Most diseases that immunizations used to prevent are no longer widespread in the US.
Some vaccines can be taken orally
;not all are given via injection.
Thanks to immunizations, at least 14 illnesseshave been eliminated.
Between 2000 and 2008, measles death rates decreased globally by 78% because of vaccinations.
This game will be fun and informative at the same time. Everyone at work will have a great time.
3. NIAM Poster Graphics.
Now is the perfect time to use your artistic abilities if you're creative. Create graphics in your weekly workplace email newsletter or print them and put them around the office. Here are a few concepts which you can take as reference.
Graphic design concepts:
Information about your flu vaccine clinic.
Advertising for a COVID vaccination clinic
Information on the safety of vaccines
The significance of getting shots on schedule
Hold this as a competition for your “design team,” where other employees can vote for the best design, and the winner takes a prize back home.
4. Hold a COVID-19 Vaccination Campaign.
According to a new study, COVID-19 doesn't go away. A third booster has been used to identify and neutralize 20 distinct COVID-19 variations. The study's findings showed immunity starts to decrease 20 weeks after vaccination, but a third booster assists the immune system in eliminating various variations.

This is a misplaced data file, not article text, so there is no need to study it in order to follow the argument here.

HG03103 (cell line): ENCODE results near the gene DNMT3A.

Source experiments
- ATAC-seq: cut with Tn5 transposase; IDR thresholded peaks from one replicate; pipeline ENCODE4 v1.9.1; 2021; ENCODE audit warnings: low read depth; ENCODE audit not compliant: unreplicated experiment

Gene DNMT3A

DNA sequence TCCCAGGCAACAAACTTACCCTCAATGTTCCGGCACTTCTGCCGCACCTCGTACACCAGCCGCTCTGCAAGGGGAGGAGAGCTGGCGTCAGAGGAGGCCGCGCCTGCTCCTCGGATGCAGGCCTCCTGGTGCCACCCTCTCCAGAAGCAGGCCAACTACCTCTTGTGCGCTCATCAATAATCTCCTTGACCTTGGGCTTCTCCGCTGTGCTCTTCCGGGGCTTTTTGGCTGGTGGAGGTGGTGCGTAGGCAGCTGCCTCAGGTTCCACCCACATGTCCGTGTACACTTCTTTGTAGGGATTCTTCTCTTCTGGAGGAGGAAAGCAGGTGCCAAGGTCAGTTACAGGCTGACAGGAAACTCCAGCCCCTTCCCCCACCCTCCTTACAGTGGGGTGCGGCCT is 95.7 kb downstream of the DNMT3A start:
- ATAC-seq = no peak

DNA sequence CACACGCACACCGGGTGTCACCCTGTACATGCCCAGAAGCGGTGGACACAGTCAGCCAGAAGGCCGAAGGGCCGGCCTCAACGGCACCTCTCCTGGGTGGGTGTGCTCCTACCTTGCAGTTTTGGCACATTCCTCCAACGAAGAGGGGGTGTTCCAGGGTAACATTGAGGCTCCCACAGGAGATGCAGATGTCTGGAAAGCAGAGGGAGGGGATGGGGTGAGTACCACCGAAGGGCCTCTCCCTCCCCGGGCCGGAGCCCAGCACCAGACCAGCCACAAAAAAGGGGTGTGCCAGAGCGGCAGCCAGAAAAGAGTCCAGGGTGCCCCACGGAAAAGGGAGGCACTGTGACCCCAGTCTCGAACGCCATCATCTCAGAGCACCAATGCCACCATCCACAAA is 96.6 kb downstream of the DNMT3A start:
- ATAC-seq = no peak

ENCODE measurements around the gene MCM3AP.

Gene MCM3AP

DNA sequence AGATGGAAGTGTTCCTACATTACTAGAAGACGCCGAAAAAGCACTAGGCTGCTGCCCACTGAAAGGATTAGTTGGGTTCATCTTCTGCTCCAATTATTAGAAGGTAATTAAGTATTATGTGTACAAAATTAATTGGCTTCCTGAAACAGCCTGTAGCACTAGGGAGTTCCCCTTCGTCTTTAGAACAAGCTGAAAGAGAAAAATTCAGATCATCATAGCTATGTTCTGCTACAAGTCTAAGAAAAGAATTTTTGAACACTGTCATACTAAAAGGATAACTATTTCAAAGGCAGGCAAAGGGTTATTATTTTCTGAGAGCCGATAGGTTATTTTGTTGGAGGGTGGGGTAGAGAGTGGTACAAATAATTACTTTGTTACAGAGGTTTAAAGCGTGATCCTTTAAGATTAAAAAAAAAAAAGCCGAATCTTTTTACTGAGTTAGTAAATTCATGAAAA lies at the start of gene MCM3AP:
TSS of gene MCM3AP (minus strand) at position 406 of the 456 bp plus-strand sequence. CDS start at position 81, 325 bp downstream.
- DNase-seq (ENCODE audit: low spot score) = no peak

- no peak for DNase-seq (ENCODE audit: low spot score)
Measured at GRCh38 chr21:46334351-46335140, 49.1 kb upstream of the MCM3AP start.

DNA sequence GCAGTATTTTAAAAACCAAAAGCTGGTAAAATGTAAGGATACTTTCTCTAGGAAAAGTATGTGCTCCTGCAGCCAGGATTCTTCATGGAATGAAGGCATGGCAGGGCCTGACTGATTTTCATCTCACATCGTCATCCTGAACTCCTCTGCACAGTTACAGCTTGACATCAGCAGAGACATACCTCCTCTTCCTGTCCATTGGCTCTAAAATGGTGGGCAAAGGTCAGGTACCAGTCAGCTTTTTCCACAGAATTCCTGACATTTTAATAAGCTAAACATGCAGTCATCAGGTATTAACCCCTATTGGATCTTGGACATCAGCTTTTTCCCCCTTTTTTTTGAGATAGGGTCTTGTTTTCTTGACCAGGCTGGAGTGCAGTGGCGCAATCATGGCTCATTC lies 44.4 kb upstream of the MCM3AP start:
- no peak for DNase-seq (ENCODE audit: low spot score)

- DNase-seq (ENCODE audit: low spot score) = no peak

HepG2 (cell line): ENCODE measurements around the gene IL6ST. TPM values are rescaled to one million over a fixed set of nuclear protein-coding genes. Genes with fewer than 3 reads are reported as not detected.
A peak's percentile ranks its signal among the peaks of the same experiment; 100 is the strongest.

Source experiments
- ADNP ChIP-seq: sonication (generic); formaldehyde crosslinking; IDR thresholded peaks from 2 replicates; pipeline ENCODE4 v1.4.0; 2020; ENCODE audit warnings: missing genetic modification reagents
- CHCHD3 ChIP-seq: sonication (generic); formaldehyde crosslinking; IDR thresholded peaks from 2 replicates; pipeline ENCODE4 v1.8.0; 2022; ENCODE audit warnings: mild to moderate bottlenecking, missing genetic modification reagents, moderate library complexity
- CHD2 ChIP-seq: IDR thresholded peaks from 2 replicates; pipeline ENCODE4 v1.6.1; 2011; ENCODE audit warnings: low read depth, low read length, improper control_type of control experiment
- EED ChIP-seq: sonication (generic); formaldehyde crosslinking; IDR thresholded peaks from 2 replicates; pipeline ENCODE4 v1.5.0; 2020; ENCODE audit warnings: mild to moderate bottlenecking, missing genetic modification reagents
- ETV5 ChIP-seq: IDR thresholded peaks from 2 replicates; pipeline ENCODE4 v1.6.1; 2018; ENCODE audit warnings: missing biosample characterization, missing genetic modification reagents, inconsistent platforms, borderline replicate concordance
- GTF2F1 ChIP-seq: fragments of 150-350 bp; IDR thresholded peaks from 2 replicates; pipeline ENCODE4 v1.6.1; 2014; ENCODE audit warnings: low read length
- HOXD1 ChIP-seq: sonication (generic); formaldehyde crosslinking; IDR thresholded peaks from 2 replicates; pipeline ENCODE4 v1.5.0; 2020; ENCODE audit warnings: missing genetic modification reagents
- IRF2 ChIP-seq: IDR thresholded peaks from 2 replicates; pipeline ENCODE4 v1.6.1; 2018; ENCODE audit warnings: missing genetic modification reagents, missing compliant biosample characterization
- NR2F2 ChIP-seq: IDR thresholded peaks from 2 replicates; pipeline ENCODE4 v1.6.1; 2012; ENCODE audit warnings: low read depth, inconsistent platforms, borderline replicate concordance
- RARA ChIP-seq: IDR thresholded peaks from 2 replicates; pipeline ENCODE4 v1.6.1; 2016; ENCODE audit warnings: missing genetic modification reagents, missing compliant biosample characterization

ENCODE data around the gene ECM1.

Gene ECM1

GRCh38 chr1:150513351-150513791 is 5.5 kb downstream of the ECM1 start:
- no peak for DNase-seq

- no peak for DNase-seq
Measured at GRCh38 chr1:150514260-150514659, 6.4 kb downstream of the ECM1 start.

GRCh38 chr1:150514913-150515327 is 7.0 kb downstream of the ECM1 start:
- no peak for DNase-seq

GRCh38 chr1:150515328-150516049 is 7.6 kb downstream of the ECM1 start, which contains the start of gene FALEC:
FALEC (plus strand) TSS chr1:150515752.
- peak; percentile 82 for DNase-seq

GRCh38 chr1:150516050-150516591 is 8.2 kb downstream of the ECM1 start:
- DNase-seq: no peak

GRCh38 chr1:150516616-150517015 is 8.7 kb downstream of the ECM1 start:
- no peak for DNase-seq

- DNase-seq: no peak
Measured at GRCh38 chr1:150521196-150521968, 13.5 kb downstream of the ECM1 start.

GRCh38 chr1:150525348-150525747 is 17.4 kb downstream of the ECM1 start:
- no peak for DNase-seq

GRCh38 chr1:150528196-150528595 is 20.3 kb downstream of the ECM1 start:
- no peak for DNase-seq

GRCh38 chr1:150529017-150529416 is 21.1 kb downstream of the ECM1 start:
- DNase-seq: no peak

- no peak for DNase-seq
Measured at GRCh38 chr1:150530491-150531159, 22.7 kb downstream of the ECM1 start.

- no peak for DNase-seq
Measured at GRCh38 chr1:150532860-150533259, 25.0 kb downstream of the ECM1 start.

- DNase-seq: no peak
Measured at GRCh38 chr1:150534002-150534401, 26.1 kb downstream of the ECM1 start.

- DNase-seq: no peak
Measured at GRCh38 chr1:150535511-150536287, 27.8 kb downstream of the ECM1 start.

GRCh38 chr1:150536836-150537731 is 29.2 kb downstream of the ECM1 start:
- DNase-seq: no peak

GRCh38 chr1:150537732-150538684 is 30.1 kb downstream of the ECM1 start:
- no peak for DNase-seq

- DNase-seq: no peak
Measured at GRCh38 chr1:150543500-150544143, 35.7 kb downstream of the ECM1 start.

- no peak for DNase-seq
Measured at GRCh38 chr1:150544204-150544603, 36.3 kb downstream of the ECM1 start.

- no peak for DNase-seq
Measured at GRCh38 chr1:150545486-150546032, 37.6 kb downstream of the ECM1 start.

Consider organizing and holding a COVID-19 shot clinic every quarter to keep your squad informed about boosters. By doing this, you might be able to save your workers' health and stop the spread of COVID among your staff. Write a little more on how employers can vaccinate employees.
5. Plan a Future Flu Vaccination Clinic.
Up to 170,000 hospital admissions for the flu occurred between October 2021 and June 2022. Additionally, the flu was responsible for nearly 14,000 fatalities. Even though the precise start date of the flu season varies yearly, planning for your autumn flu vaccination clinic is a wise choice.
It would help to immunize people of all ages in your workforce before the flu season peaks in December December and February. The ideal time to hold a flu vaccine program is before October 31. Send the information to your team immediately, especially if you'll be sponsoring the flu shot.
The significance of immunizations will always exist, and everyone must be up to date on their vaccinations to maintain healthy workplaces and communities. Utilize the literature and tools at your disposal to raise awareness of National Immunization Awareness Month in your workplace during August. Perhaps it will save a life!
Doing this may foster trust among your staff members and help them comprehend the advantages and drawbacks of immunizing themselves and their loved ones.